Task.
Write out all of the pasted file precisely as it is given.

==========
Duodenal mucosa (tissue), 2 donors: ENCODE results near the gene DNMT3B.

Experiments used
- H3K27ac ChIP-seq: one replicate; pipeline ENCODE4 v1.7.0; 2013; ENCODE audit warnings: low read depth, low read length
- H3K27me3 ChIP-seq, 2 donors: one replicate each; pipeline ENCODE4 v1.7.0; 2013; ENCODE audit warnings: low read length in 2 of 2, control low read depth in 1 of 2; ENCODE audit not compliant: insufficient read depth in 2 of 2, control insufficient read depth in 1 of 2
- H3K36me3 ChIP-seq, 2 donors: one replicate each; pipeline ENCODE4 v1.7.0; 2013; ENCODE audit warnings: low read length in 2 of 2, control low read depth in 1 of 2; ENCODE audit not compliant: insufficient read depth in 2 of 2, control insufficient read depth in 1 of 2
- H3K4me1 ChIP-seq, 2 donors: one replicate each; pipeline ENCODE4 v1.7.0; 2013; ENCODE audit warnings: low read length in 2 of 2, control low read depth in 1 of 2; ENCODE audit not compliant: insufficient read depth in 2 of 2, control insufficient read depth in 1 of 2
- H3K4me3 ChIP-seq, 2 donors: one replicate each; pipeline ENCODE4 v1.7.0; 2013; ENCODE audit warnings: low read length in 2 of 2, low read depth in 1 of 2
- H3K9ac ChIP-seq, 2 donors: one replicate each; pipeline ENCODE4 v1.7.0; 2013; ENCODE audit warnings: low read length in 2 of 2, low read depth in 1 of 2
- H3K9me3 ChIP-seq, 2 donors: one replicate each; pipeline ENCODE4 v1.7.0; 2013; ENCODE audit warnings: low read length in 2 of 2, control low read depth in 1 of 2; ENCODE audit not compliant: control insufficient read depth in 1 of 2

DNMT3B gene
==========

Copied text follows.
Duodenal mucosa (tissue), 2 donors: ENCODE results near the gene DNMT3B.

Experiments used
- H3K27ac ChIP-seq: one replicate; pipeline ENCODE4 v1.7.0; 2013; ENCODE audit warnings: low read depth, low read length
- H3K27me3 ChIP-seq, 2 donors: one replicate each; pipeline ENCODE4 v1.7.0; 2013; ENCODE audit warnings: low read length in 2 of 2, control low read depth in 1 of 2; ENCODE audit not compliant: insufficient read depth in 2 of 2, control insufficient read depth in 1 of 2
- H3K36me3 ChIP-seq, 2 donors: one replicate each; pipeline ENCODE4 v1.7.0; 2013; ENCODE audit warnings: low read length in 2 of 2, control low read depth in 1 of 2; ENCODE audit not compliant: insufficient read depth in 2 of 2, control insufficient read depth in 1 of 2
- H3K4me1 ChIP-seq, 2 donors: one replicate each; pipeline ENCODE4 v1.7.0; 2013; ENCODE audit warnings: low read length in 2 of 2, control low read depth in 1 of 2; ENCODE audit not compliant: insufficient read depth in 2 of 2, control insufficient read depth in 1 of 2
- H3K4me3 ChIP-seq, 2 donors: one replicate each; pipeline ENCODE4 v1.7.0; 2013; ENCODE audit warnings: low read length in 2 of 2, low read depth in 1 of 2
- H3K9ac ChIP-seq, 2 donors: one replicate each; pipeline ENCODE4 v1.7.0; 2013; ENCODE audit warnings: low read length in 2 of 2, low read depth in 1 of 2
- H3K9me3 ChIP-seq, 2 donors: one replicate each; pipeline ENCODE4 v1.7.0; 2013; ENCODE audit warnings: low read length in 2 of 2, control low read depth in 1 of 2; ENCODE audit not compliant: control insufficient read depth in 1 of 2

DNMT3B gene